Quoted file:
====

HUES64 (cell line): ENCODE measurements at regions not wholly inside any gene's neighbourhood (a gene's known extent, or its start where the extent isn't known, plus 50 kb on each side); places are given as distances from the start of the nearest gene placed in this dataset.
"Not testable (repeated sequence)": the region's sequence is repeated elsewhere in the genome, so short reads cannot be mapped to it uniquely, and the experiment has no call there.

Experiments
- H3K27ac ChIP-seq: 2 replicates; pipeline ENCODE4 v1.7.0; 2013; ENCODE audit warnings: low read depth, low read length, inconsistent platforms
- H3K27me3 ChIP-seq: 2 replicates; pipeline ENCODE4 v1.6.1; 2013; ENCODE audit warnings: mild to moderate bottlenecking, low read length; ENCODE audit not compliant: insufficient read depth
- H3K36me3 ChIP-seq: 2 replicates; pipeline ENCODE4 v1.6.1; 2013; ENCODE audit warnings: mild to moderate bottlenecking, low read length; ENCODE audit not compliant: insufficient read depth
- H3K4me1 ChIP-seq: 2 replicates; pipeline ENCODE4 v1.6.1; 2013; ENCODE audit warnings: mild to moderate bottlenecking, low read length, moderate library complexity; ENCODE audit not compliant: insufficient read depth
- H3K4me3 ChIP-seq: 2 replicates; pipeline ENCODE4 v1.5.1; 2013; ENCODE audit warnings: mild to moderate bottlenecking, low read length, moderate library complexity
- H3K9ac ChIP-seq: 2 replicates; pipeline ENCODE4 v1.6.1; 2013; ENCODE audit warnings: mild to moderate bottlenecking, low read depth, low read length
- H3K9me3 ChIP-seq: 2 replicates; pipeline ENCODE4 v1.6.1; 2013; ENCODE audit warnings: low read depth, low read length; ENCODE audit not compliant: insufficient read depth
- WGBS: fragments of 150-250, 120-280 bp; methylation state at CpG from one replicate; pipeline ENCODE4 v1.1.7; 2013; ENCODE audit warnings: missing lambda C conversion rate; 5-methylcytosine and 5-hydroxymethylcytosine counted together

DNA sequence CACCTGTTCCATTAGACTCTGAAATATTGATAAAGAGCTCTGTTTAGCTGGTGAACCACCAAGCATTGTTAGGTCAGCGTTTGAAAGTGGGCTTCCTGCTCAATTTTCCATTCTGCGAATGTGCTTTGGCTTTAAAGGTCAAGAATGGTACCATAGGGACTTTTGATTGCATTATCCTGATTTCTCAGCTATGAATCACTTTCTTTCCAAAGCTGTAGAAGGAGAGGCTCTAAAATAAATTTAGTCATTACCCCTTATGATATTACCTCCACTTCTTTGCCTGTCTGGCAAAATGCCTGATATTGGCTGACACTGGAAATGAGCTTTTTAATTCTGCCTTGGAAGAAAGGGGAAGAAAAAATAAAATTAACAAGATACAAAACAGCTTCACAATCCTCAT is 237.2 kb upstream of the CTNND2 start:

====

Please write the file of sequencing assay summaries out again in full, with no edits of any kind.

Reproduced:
HUES64 (cell line): ENCODE measurements at regions not wholly inside any gene's neighbourhood (a gene's known extent, or its start where the extent isn't known, plus 50 kb on each side); places are given as distances from the start of the nearest gene placed in this dataset.
"Not testable (repeated sequence)": the region's sequence is repeated elsewhere in the genome, so short reads cannot be mapped to it uniquely, and the experiment has no call there.

Experiments
- H3K27ac ChIP-seq: 2 replicates; pipeline ENCODE4 v1.7.0; 2013; ENCODE audit warnings: low read depth, low read length, inconsistent platforms
- H3K27me3 ChIP-seq: 2 replicates; pipeline ENCODE4 v1.6.1; 2013; ENCODE audit warnings: mild to moderate bottlenecking, low read length; ENCODE audit not compliant: insufficient read depth
- H3K36me3 ChIP-seq: 2 replicates; pipeline ENCODE4 v1.6.1; 2013; ENCODE audit warnings: mild to moderate bottlenecking, low read length; ENCODE audit not compliant: insufficient read depth
- H3K4me1 ChIP-seq: 2 replicates; pipeline ENCODE4 v1.6.1; 2013; ENCODE audit warnings: mild to moderate bottlenecking, low read length, moderate library complexity; ENCODE audit not compliant: insufficient read depth
- H3K4me3 ChIP-seq: 2 replicates; pipeline ENCODE4 v1.5.1; 2013; ENCODE audit warnings: mild to moderate bottlenecking, low read length, moderate library complexity
- H3K9ac ChIP-seq: 2 replicates; pipeline ENCODE4 v1.6.1; 2013; ENCODE audit warnings: mild to moderate bottlenecking, low read depth, low read length
- H3K9me3 ChIP-seq: 2 replicates; pipeline ENCODE4 v1.6.1; 2013; ENCODE audit warnings: low read depth, low read length; ENCODE audit not compliant: insufficient read depth
- WGBS: fragments of 150-250, 120-280 bp; methylation state at CpG from one replicate; pipeline ENCODE4 v1.1.7; 2013; ENCODE audit warnings: missing lambda C conversion rate; 5-methylcytosine and 5-hydroxymethylcytosine counted together

DNA sequence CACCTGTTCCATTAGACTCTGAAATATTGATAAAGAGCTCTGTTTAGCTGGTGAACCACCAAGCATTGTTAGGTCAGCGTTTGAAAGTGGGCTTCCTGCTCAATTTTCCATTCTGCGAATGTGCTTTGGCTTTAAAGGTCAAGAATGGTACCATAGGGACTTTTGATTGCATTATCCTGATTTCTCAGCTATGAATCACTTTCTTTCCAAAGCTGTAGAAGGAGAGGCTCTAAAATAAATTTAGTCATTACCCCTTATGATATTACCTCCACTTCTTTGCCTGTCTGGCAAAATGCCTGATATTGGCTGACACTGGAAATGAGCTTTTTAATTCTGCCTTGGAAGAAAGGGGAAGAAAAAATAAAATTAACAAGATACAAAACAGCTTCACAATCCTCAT is 237.2 kb upstream of the CTNND2 start: